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Arzerra (Generic Ofatumumab Injection (Chronic Lymphocytic Leukemia))

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You might already have hepatitis B (a virus that affects the liver and can result in serious liver damage), but you might not be aware of it. The risk that your infection may worsen or become life-threatening in this situation and that you will have symptoms may be increased by the ofatumumab injection. If you have or have ever had hepatitis B virus infection, let your doctor know. To determine whether you have an inactive hepatitis B virus infection, your doctor will request a blood test. Before and throughout your ofatumumab therapy, your doctor may prescribe you medication to treat this infection if necessary. Throughout and for a few months after your treatment, your doctor will continue to keep an eye out for any symptoms of hepatitis B infection. Call your doctor right away if you suffer any of the following symptoms during or following your treatment: extreme fatigue, yellowing of the skin or eyes, appetite loss, nausea or vomiting, aches and pains in the muscles or abdomen, or dark urine.

Progressive multifocal leukoencephalopathy (PML; an uncommon infection of the brain that cannot be treated, avoided, or cured and typically results in death or severe disability) has been reported in some ofatumumab recipients during or after their therapy. Call your doctor right away if you have any of the following symptoms: Dizziness, loss of balance, trouble speaking or walking, new or sudden changes in vision, or any other strange symptoms that appear quickly are examples of new or sudden changes in thinking or confusion.

Keep all of your appointments with your physician and the lab. To monitor your body’s reaction to the ofatumumab injection, your doctor will request a few lab tests.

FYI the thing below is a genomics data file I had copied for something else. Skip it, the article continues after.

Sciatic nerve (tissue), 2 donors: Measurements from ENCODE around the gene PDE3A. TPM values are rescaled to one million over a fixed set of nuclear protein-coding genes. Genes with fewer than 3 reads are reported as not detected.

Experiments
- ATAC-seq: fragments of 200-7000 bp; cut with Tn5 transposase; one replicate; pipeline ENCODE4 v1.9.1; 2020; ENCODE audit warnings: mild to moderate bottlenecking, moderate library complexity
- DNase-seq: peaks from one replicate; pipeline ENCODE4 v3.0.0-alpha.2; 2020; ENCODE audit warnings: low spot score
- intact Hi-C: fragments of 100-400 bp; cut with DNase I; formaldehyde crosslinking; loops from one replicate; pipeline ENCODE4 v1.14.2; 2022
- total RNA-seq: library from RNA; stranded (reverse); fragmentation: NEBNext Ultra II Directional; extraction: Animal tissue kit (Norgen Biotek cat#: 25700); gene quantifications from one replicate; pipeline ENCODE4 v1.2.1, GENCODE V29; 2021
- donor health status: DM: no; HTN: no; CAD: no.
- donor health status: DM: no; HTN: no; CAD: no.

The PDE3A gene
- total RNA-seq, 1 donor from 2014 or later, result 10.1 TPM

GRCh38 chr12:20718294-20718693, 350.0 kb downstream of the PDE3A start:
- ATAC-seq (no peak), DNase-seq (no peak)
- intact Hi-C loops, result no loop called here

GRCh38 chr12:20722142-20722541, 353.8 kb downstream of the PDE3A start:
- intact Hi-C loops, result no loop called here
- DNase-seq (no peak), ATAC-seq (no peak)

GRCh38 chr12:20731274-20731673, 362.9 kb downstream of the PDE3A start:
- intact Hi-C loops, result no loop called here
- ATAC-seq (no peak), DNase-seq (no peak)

Discuss the dangers of using ofatumumab injection with your doctor.

Why is this medication prescribed?

Ofatumumab injection is used to treat chronic lymphocytic leukemia (CLL; a type of cancer of the white blood cells):

  • Combined with chlorambucil in patients who have not undergone fludarabine treatment or who are unable to undergo fludarabine treatment (Fludara).
  • When CLL has recurred following treatment, in combination with fludarabine (Fludara) and alemtuzumab (Campath).
  • As an additional course of treatment for CLL patients whose condition has totally or partially improved following at least two lines of therapy.
  • In patients who have not responded to therapy with alemtuzumab plus fludarabine (Fludara) (Campath).

Ofatumumab injection belongs to the group of drugs known as monoclonal antibodies. It eliminates cancer cells to work.

Ofatumumab, which is used to treat multiple sclerosis, is additionally offered as an injection (Kesimpta) (MS; a disease in which the nerves do not function properly and people may experience weakness, numbness, loss of muscle coordination, and problems with vision, speech, and bladder control). Only ofatumumab injection (Arzerra) for the treatment of chronic lymphocytic leukaemia is discussed in this monograph. Read the Ofatumumab Injection monograph if you are getting ofatumumab for multiple sclerosis (Multiple Sclerosis).

How should this medicine be used?

Ofatumumab injection is available as a solution (liquid) that must be mixed with fluid before being administered intravenously (into a vein) by a medical professional in a clinic or hospital. Typically, it is injected once each week. Your health and how well you respond to treatment will determine how long your treatment will last.

Ofatumumab side effects could manifest during or up to 24 hours following your treatment. 30 to 2 hours prior to the administration of each dose of ofatumumab injection, your doctor will administer additional drugs to prevent or treat certain adverse effects. If you suffer fever, chills, rash, or breathing difficulties while receiving ofatumumab, call your doctor right away. As you have your ofatumumab injection treatment, be sure to let your doctor know how you are feeling.